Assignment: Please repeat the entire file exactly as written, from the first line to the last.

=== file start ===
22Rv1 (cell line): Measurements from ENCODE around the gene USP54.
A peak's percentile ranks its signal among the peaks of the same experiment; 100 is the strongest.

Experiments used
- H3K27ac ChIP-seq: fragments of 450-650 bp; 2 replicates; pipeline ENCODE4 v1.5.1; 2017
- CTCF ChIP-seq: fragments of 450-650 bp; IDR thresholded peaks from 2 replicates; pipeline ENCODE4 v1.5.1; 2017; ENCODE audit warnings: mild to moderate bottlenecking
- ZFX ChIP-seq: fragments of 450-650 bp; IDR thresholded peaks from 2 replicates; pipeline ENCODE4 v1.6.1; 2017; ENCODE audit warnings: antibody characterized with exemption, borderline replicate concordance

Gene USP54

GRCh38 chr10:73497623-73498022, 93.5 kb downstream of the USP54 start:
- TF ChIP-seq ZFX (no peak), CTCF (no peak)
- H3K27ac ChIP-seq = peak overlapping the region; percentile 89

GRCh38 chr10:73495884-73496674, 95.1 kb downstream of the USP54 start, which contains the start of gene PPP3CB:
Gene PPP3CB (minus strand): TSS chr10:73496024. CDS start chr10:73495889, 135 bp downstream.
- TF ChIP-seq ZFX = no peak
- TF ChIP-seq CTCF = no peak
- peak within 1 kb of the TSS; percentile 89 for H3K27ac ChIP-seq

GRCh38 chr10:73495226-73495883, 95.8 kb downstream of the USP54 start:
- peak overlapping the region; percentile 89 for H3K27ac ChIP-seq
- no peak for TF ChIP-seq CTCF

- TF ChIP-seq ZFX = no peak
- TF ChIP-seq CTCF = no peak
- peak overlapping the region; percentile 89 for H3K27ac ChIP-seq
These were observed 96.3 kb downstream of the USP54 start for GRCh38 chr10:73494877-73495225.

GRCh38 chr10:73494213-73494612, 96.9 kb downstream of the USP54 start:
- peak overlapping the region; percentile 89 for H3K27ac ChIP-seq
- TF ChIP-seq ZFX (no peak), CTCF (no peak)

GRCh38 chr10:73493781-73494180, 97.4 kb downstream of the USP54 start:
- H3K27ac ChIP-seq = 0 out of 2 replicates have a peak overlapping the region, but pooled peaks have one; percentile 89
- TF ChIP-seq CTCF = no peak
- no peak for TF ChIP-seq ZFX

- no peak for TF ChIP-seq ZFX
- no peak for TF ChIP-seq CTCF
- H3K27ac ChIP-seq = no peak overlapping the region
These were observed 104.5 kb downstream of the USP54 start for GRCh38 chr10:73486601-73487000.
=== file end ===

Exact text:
22Rv1 (cell line): Measurements from ENCODE around the gene USP54.
A peak's percentile ranks its signal among the peaks of the same experiment; 100 is the strongest.

Experiments used
- H3K27ac ChIP-seq: fragments of 450-650 bp; 2 replicates; pipeline ENCODE4 v1.5.1; 2017
- CTCF ChIP-seq: fragments of 450-650 bp; IDR thresholded peaks from 2 replicates; pipeline ENCODE4 v1.5.1; 2017; ENCODE audit warnings: mild to moderate bottlenecking
- ZFX ChIP-seq: fragments of 450-650 bp; IDR thresholded peaks from 2 replicates; pipeline ENCODE4 v1.6.1; 2017; ENCODE audit warnings: antibody characterized with exemption, borderline replicate concordance

Gene USP54

GRCh38 chr10:73497623-73498022, 93.5 kb downstream of the USP54 start:
- TF ChIP-seq ZFX (no peak), CTCF (no peak)
- H3K27ac ChIP-seq = peak overlapping the region; percentile 89

GRCh38 chr10:73495884-73496674, 95.1 kb downstream of the USP54 start, which contains the start of gene PPP3CB:
Gene PPP3CB (minus strand): TSS chr10:73496024. CDS start chr10:73495889, 135 bp downstream.
- TF ChIP-seq ZFX = no peak
- TF ChIP-seq CTCF = no peak
- peak within 1 kb of the TSS; percentile 89 for H3K27ac ChIP-seq

GRCh38 chr10:73495226-73495883, 95.8 kb downstream of the USP54 start:
- peak overlapping the region; percentile 89 for H3K27ac ChIP-seq
- no peak for TF ChIP-seq CTCF

- TF ChIP-seq ZFX = no peak
- TF ChIP-seq CTCF = no peak
- peak overlapping the region; percentile 89 for H3K27ac ChIP-seq
These were observed 96.3 kb downstream of the USP54 start for GRCh38 chr10:73494877-73495225.

GRCh38 chr10:73494213-73494612, 96.9 kb downstream of the USP54 start:
- peak overlapping the region; percentile 89 for H3K27ac ChIP-seq
- TF ChIP-seq ZFX (no peak), CTCF (no peak)

GRCh38 chr10:73493781-73494180, 97.4 kb downstream of the USP54 start:
- H3K27ac ChIP-seq = 0 out of 2 replicates have a peak overlapping the region, but pooled peaks have one; percentile 89
- TF ChIP-seq CTCF = no peak
- no peak for TF ChIP-seq ZFX

- no peak for TF ChIP-seq ZFX
- no peak for TF ChIP-seq CTCF
- H3K27ac ChIP-seq = no peak overlapping the region
These were observed 104.5 kb downstream of the USP54 start for GRCh38 chr10:73486601-73487000.